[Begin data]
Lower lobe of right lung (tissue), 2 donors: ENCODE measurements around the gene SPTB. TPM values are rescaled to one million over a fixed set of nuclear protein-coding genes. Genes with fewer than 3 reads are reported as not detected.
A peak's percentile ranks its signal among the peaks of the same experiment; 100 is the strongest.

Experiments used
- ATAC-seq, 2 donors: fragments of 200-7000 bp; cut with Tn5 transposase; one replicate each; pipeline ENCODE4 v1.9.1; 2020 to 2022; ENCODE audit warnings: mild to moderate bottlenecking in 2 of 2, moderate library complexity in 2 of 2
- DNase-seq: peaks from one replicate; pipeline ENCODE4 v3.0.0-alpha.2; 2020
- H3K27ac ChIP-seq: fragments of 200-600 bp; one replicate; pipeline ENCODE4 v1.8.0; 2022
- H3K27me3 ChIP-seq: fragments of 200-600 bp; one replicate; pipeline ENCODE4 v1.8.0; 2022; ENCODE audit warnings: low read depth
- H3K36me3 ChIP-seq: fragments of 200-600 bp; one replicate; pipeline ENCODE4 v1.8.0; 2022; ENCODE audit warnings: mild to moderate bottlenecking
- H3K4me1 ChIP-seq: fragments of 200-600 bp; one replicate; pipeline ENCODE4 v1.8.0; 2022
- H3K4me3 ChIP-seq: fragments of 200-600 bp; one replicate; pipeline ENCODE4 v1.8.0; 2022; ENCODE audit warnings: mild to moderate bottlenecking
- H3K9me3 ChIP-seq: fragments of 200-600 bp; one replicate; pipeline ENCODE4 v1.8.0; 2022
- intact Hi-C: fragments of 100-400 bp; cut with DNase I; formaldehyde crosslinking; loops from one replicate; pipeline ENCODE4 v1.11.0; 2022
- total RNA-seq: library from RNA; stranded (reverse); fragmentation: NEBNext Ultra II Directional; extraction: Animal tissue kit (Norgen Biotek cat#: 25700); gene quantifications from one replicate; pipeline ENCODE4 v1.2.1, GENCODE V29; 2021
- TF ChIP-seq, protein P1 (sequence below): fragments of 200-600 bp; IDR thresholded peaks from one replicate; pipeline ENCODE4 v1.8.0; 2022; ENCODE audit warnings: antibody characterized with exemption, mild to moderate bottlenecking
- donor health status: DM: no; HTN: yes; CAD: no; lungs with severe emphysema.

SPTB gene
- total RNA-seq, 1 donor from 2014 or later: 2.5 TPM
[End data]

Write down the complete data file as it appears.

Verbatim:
Lower lobe of right lung (tissue), 2 donors: ENCODE measurements around the gene SPTB. TPM values are rescaled to one million over a fixed set of nuclear protein-coding genes. Genes with fewer than 3 reads are reported as not detected.
A peak's percentile ranks its signal among the peaks of the same experiment; 100 is the strongest.

Experiments used
- ATAC-seq, 2 donors: fragments of 200-7000 bp; cut with Tn5 transposase; one replicate each; pipeline ENCODE4 v1.9.1; 2020 to 2022; ENCODE audit warnings: mild to moderate bottlenecking in 2 of 2, moderate library complexity in 2 of 2
- DNase-seq: peaks from one replicate; pipeline ENCODE4 v3.0.0-alpha.2; 2020
- H3K27ac ChIP-seq: fragments of 200-600 bp; one replicate; pipeline ENCODE4 v1.8.0; 2022
- H3K27me3 ChIP-seq: fragments of 200-600 bp; one replicate; pipeline ENCODE4 v1.8.0; 2022; ENCODE audit warnings: low read depth
- H3K36me3 ChIP-seq: fragments of 200-600 bp; one replicate; pipeline ENCODE4 v1.8.0; 2022; ENCODE audit warnings: mild to moderate bottlenecking
- H3K4me1 ChIP-seq: fragments of 200-600 bp; one replicate; pipeline ENCODE4 v1.8.0; 2022
- H3K4me3 ChIP-seq: fragments of 200-600 bp; one replicate; pipeline ENCODE4 v1.8.0; 2022; ENCODE audit warnings: mild to moderate bottlenecking
- H3K9me3 ChIP-seq: fragments of 200-600 bp; one replicate; pipeline ENCODE4 v1.8.0; 2022
- intact Hi-C: fragments of 100-400 bp; cut with DNase I; formaldehyde crosslinking; loops from one replicate; pipeline ENCODE4 v1.11.0; 2022
- total RNA-seq: library from RNA; stranded (reverse); fragmentation: NEBNext Ultra II Directional; extraction: Animal tissue kit (Norgen Biotek cat#: 25700); gene quantifications from one replicate; pipeline ENCODE4 v1.2.1, GENCODE V29; 2021
- TF ChIP-seq, protein P1 (sequence below): fragments of 200-600 bp; IDR thresholded peaks from one replicate; pipeline ENCODE4 v1.8.0; 2022; ENCODE audit warnings: antibody characterized with exemption, mild to moderate bottlenecking
- donor health status: DM: no; HTN: yes; CAD: no; lungs with severe emphysema.

SPTB gene
- total RNA-seq, 1 donor from 2014 or later: 2.5 TPM